The People of the Abyss
By Max Dunbar.
Second Opinion, Theodore Dalrymple, Monday 2009
Monday Books has been publishing tales of urban Britain for a while now. Its authors are paramedics, teachers, police officers, blogging anonymously from places they call Alterdale or Blandmore, struggling against violent recidivist ‘customers’ and meaningless targets and management initiatives. Your typical Monday author is reactionary, world-weary and misanthropic, dealing as he does with the low end of human nature.
At first glance Theodore Dalrymple’s Second Opinion seems like more of the same. Dalrymple is a prison doctor and hospital consultant and the book consists of short pieces in which the doctor makes observations about human nature and society based on his day to day routine. He is distinctive in many ways. The first is in the quality of his work. Bloggers like Inspector Gadget and Ellie Bloggs tend to produce angry, declarative posts, dashed off between snatched sleep and shifts, expressing the frustrations and horrors of their working lives. It is old-school writing as catharsis.
By contrast, Dalrymple’s prose feels restrained and worked on. The two-page articles are polished and subtle, small black bombs. Also, people like Gadget and Copperfield are everymen. You probably wouldn’t agree with them but you can empathise with them. Dalrymple has a literary aesthetic, and scatters his vignettes of drug addicts and killers with quotations from Waugh, Lombroso, De Gaulle, Wordsworth, Marx, Dickens, Nietzsche. This brings insight to his writing but also makes Dalrymple seem as alien in his way as the offenders that he treats.
In his preface, the doctor writes that he gave up keeping a diary ‘not through laziness but simply because what I recorded was far too horrifying for anyone (including myself) to read.’ The reader will empathise. I actually left this book alone, midway through, for a couple of days, because it was so hard to take. The misanthropy rivals Houellebecq, even Lovecraft. As Dalrymple says, the sample of humanity encountered in Second Opinion is small but not unrepresentative. There are people in England living in conditions similar to the Victorian slums. The lives of Dalrymple’s female patients resemble those of women in sub-Saharan Africa. These are the people of the abyss.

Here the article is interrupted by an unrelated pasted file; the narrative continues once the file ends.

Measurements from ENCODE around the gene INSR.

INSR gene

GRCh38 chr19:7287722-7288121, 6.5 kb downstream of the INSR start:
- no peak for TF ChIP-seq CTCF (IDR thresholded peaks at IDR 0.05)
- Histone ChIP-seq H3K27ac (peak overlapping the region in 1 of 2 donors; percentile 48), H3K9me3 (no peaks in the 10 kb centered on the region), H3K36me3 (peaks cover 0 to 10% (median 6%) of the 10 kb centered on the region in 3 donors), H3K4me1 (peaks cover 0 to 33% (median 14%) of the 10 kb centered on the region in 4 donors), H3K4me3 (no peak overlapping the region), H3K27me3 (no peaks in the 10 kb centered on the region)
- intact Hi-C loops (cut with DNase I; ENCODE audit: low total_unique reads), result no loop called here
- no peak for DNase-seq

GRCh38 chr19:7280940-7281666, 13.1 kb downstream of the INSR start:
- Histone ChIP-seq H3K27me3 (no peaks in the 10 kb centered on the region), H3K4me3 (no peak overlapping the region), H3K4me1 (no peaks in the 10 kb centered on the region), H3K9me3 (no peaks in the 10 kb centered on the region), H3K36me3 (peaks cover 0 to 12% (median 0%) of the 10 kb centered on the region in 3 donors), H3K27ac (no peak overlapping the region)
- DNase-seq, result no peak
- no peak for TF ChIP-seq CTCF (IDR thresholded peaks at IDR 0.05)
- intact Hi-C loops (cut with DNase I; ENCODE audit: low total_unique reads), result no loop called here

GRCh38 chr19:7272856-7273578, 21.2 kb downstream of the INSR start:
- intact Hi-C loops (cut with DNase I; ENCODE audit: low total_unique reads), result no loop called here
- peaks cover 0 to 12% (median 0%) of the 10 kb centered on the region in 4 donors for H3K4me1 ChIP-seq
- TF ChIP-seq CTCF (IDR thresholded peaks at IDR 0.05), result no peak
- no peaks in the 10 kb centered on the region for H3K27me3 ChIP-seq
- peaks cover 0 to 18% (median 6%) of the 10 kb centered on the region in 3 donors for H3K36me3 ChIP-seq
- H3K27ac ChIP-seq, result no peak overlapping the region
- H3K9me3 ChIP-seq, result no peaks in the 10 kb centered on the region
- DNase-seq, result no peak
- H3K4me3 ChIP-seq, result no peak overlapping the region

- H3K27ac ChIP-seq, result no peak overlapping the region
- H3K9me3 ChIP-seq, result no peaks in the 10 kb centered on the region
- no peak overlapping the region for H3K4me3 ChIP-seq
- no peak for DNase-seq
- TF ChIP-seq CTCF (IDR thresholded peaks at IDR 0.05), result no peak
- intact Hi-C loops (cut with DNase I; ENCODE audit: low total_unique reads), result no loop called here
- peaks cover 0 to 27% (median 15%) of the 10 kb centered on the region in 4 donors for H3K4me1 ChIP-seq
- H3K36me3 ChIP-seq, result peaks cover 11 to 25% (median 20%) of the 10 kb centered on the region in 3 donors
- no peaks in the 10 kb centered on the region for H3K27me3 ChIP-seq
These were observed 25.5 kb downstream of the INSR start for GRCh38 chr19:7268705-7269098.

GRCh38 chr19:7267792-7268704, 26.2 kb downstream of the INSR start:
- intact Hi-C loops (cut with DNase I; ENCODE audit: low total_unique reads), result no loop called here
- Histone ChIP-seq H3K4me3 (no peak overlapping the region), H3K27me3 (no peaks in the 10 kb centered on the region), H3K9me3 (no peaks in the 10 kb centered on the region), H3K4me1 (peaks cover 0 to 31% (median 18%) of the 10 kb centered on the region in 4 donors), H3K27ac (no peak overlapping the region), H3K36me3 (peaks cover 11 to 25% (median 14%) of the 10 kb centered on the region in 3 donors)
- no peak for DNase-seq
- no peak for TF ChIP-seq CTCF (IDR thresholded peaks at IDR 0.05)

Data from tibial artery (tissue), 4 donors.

You can’t even talk about the cycle of violence and the need for redistribution of wealth, for Dalrymple makes it clear that even if the cycle was stopped for good, cruelty and evil would still exist – not to the same extent of course, but still there, with an independent intent and power. Liberal solutions presume rational actors and the actors of Second Opinion are anything but rational. Why keep derelict properties in London for the express purpose of torturing random people in them? Why rape elderly women? Why push your pregnant girlfriend down a flight of stairs? Many of Dalrymple’s pieces consist of inverted Socratic dialogues with prisoner patients. When asked: why do you do this? the answer is always a variation on just because.
The result is a terrifying journey into the night of twenty-first century Britain. Dalrymple offers no strategies or action plans, no closure or catharsis. Despite the doctor’s loathing of strong emotional expression, Second Opinion is one long cry of despair and rage.
ABOUT THE AUTHOR
Max Dunbar was born in London in 1981. He recently finished a full-length novel and his short fiction has appeared in various print and web journals including Open Wide, Straight from the Fridge and Lamport Court. He also writes articles on politics and religion for Butterflies and Wheels. He is Manchester’s regional editor of Succour magazine, a journal of new fiction and poetry. He is reviews editor of 3:AM and blogs here.
First published in 3:AM Magazine: Sunday, December 13th, 2009.